White House

Abramoff met Bush at least 6 times, House panel confirms

WASHINGTON — Convicted superlobbyist Jack Abramoff influenced White House actions while his firm wooed administration officials over expensive meals and plied them with box tickets to sporting events, according to a House of Representatives committee report released Monday.

The House Committee on Oversight and Government Reform said Monday that it had received new White House documents and testimony that confirmed 80 White House contacts with Abramoff and uncovered 70 others despite White House assertions that Abramoff had vastly overblown his administration connections. Abramoff, who's cooperating with federal prosecutors after pleading guilty in an expanding corruption investigation, previously reported that his former firm had more than 400 contacts with White House officials.

The House report obtained photos of Abramoff meeting President Bush on six occasions, including political receptions. Bush has said he doesn't remember Abramoff, and the White House has refused to release the photos. The committee posted low-quality versions of them on its Web site Monday after receiving them from the White House.

"The new documents and testimony show that Mr. Abramoff had personal contact with President Bush, that high-level White House officials held Mr. Abramoff and his associates in high regard and solicited recommendations from Mr. Abramoff on policy matters," the committee said.

The committee added, however, that it had "obtained no evidence" that Abramoff lobbied the president directly.

The report's release comes as the criminal investigation into the lobbying scandal appears to be regaining momentum in court after a brief lull.

In April, former senior Justice Department official Robert Coughlin II admitted that he did favors for Abramoff's clients while accepting free meals and tickets to sports games paid for by Abramoff's former firm. Last week, a former congressional aide of former Rep. Ernest Istook, R-Okla., pleaded guilty to a federal conspiracy charge for accepting gifts in exchange for taking legislative action on behalf of Abramoff's firm.

Committee members acknowledged that they couldn't determine whether White House officials had paid for their own meals, although they said they'd confirmed that meetings took place. The committee also verified that some officials had accepted and even solicited tickets to sporting events from Abramoff's firm.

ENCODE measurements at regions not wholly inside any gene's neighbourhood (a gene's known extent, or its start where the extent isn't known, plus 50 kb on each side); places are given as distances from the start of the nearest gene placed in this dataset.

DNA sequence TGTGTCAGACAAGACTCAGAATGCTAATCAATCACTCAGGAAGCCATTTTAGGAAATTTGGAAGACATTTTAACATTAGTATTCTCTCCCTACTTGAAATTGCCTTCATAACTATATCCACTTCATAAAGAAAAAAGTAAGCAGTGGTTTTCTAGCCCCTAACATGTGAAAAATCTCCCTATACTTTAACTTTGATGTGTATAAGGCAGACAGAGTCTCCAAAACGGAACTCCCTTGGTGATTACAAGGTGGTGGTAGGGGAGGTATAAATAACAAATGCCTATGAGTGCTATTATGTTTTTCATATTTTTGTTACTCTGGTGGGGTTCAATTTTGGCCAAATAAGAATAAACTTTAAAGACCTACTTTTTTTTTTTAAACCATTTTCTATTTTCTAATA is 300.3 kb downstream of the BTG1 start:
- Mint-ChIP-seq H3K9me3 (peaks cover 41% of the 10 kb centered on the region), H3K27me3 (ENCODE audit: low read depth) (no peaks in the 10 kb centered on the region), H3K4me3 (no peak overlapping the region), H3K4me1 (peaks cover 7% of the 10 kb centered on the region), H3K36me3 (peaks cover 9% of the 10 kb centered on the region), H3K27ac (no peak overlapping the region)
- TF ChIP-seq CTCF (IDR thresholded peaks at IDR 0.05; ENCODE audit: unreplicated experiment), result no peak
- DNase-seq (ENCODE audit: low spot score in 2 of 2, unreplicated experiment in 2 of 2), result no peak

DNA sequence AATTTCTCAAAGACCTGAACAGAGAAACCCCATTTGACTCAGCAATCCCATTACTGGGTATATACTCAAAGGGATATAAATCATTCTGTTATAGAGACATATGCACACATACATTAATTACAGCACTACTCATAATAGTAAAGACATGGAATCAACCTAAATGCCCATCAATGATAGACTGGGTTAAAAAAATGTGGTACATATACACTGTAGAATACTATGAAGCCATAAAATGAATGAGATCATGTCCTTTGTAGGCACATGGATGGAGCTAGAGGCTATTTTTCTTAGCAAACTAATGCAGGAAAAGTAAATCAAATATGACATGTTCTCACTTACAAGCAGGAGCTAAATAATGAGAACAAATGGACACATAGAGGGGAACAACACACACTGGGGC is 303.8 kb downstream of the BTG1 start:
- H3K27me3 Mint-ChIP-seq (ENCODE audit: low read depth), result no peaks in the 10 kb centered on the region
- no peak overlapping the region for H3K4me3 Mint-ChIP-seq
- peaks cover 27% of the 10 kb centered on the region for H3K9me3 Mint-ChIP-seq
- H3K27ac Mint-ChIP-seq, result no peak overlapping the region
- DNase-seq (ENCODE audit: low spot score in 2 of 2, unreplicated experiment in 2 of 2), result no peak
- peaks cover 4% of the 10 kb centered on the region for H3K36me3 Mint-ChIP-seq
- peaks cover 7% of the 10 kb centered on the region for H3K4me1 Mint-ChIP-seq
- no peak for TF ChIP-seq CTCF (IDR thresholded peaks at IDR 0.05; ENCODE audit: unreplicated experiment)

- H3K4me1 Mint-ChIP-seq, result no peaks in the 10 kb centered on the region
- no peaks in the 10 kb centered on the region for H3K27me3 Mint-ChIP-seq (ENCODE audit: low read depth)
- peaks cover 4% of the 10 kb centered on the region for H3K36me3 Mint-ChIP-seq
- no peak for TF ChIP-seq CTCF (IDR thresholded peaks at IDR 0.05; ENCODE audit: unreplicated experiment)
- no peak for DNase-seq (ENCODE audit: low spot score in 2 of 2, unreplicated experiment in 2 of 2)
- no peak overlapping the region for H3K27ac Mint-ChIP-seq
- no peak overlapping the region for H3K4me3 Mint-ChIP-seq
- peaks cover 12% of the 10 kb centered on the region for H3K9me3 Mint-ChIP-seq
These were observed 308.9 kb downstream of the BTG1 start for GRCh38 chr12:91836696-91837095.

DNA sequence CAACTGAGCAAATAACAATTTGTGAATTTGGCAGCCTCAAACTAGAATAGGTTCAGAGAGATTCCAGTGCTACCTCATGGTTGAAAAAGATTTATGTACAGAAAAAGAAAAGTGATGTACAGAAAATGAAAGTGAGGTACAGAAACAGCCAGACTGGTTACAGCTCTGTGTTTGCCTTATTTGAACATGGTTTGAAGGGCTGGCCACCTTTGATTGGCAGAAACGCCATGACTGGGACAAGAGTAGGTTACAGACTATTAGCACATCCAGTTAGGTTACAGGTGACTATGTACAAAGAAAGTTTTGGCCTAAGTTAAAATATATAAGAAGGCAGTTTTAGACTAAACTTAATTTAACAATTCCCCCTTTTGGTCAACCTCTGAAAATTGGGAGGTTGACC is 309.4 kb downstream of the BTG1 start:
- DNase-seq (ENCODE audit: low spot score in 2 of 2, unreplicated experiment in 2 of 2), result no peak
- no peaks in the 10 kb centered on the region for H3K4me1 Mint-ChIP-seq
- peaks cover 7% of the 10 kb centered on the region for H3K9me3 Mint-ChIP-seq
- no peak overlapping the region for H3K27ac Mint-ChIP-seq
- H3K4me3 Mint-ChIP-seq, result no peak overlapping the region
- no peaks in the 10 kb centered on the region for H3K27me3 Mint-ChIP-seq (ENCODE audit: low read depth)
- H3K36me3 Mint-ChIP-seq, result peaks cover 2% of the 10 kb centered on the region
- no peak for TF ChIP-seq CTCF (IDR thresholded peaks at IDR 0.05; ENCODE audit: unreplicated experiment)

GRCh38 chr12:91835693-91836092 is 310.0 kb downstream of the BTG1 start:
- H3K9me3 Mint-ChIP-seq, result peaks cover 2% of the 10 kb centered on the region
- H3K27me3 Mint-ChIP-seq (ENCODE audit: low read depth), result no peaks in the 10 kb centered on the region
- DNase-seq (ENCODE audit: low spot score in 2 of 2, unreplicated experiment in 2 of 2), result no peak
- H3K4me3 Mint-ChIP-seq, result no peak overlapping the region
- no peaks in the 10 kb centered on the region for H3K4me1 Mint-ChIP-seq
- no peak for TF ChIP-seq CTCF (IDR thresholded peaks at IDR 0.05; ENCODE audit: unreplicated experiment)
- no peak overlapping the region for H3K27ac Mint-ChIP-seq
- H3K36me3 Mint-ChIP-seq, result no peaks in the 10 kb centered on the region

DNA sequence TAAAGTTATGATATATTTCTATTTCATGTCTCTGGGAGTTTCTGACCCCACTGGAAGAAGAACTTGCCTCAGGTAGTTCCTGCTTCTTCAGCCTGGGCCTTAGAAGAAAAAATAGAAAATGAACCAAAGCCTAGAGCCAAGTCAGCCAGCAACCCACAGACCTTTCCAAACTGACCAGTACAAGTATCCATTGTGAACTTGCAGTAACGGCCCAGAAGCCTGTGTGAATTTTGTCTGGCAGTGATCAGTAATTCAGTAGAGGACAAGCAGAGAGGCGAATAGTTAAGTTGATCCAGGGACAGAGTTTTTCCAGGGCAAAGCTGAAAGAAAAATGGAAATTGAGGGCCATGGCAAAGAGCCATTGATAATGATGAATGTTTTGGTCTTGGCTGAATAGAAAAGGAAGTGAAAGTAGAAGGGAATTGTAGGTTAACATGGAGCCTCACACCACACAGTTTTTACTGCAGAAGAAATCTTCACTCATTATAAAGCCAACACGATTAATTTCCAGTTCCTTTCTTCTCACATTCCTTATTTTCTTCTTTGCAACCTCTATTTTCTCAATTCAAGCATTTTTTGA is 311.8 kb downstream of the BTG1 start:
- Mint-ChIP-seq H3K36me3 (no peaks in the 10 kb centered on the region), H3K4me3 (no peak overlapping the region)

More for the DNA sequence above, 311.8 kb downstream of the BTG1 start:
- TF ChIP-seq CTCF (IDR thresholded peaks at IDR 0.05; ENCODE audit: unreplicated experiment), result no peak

It saw confirmation that Abramoff had been reimbursed in only one case. The White House provided the committee with a copy of a $150 check from former presidential adviser Karl Rove, who'd accepted tickets to a basketball championship in 2002.

In some cases, Abramoff and his firm had direct influence over government decisions, including persuading White House officials to push for the removal of State Department official Alan Stayman, the committee concluded. Abramoff wanted Stayman removed because Stayman had supported labor law changes in the Northern Mariana Islands — an Abramoff client.

White House officials also relied on input from Abramoff when making decisions about political appointees at the Department of Interior at the beginning of the administration, the committee said.

White House officials have denied that Abramoff held any sway over the administration. They've asserted that Abramoff's claims of White House contact — as reported in billing records to Indian tribe clients — demonstrated his propensity to exaggerate in order to overcharge clients.

On Monday, White House spokesman Tony Fratto called the report "warmed-up leftovers" and questioned the news media's interest in it.

"There's nothing new of significance in it," Fratto said. "If anything, the so-called report confirms that whatever Abramoff's efforts, he was decidedly unsuccessful in trying to influence administration policy."

Congressional investigators said they'd encountered problems obtaining testimony because several key witnesses had asserted their constitutional right to avoid self-incrimination or prosecutors had objected that testimony would interfere with their criminal investigation. Further, some White House officials used Republican National Committee e-mail accounts and the White House didn't preserve the e-mails.

The committee began its investigation in March 2006 under then-Chairman Rep. Tom Davis, R-Va., and Rep. Henry Waxman, D-Calif., who's now the chairman. That year, Abramoff pleaded guilty to conspiracy, fraud and tax evasion. He's awaiting sentencing. He's serving six years in prison in a separate case.